Friday, January 26, 2001 Getting (Most of) What You Want By MARY MORRIS HEIBERGER and JULIA MILLER VICK


Friday, February 2, 2001 Getting Great Letters of Recommendation By RICHARD M. REIS


Friday, February 23, 2001 How To Be Your Own Worst Enemy on the Job Market By MARY MORRIS HEIBERGER and JULIA MILLER VICK


August 28, 1998 Do I Need My Own Web Page? By MARY MORRIS HEIBERGER and JULIA MILLER VICK


September 18, 1998 How important are letters of recommendation? By MARY MORRIS HEIBERGER and JULIA MILLER VICK


Friday, November 13, 1998 Career Talk: How To Get the Most Out of Conventions By MARY HEIBERGER and JULIA MILLER VICK


Friday, December 11, 1998 What to Do When They Say, 'Tell Us About Your Research' By MARY HEIBERGER and JULIA MILLER VICK


Friday, January 22, 1999 How To Handle Difficult Interview Questions. By MARY HEIBERGER and JULIA MILLER VICK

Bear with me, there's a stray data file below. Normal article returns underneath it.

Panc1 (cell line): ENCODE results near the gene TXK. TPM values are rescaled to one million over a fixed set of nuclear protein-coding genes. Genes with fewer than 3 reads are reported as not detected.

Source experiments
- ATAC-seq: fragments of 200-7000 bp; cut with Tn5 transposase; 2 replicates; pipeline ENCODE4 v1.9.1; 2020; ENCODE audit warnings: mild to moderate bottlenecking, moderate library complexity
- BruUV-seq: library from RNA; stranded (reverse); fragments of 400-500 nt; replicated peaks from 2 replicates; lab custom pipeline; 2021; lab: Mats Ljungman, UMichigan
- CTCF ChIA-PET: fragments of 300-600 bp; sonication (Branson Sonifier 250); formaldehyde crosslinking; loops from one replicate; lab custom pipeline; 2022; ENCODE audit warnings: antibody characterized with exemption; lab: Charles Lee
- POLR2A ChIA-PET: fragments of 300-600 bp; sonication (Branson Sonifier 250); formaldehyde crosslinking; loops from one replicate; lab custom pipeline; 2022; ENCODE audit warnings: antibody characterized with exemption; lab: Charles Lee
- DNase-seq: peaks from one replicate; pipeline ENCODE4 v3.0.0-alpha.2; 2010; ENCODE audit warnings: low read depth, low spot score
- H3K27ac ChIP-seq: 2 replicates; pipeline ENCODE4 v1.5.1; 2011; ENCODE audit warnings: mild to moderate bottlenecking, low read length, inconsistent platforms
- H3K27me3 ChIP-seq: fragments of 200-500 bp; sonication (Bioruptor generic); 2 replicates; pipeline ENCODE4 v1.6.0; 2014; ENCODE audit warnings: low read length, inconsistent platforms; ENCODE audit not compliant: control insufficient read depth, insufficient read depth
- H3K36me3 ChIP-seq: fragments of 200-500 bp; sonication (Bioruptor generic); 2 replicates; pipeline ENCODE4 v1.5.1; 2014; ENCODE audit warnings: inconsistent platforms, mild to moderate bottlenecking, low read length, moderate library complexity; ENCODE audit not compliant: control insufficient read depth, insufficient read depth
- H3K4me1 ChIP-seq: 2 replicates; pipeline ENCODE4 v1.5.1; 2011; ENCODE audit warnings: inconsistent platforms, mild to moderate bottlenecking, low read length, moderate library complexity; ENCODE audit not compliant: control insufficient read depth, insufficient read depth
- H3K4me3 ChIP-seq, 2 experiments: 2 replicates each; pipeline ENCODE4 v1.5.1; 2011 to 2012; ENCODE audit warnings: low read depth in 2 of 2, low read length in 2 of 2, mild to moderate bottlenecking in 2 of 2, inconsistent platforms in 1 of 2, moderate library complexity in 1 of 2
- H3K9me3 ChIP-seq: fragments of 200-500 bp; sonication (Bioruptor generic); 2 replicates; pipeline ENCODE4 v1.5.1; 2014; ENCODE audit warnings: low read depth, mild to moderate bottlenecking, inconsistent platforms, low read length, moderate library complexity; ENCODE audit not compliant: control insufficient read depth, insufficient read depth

Friday, February 19, 1999 Making the Most of Your Campus Interview By MARY HEIBERGER and JULIA MILLER VICK


Friday, April 9, 1999 Deprogramming From the Academic Cult By MARGARET NEWHOUSE


Friday, April 16, 1999 What to Do When You Don't Get the Job By MARY HEIBERGER and JULIA MILLER VICK


Friday, May 14, 1999 You Got the Job -- Now What? By MARY HEIBERGER and JULIA MILLER VICK


Friday, June 11, 1999 Deciding Whether to Shoot for a Job in Academe By MARY HEIBERGER and JULIA MILLER VICK


Friday, July 9, 1999 Why Didn't I Hear From the Search Committee, and Other Questions By MARY HEIBERGER and JULIA MILLER VICK


Friday, September 17, 1999 The CV Doctor By MARY HEIBERGER and JULIA MILLER VICK


Several chronicle articles about racial preferences and hiring and admissions. BEWARE: this is a large file - about 1.6 meg - it is a PDF file for acrobat reader




2/11/01. I have bumped into what looks to be an extremely helpful book Bolker, J. (1998) WRITING YOUR DISSERTATION IN FIFTEEN MINUTES A DAY. New York: Holt. Here is why I think it is helpful (1) It makes the point, as does Lamott, that you need to do the actual writing every day. And, to encourage you in that direction, it suggests you set goals on a week-by-week basis that you are sure you can achieve. So for this week going forth you might set the goal: I will write for ten minutes each day.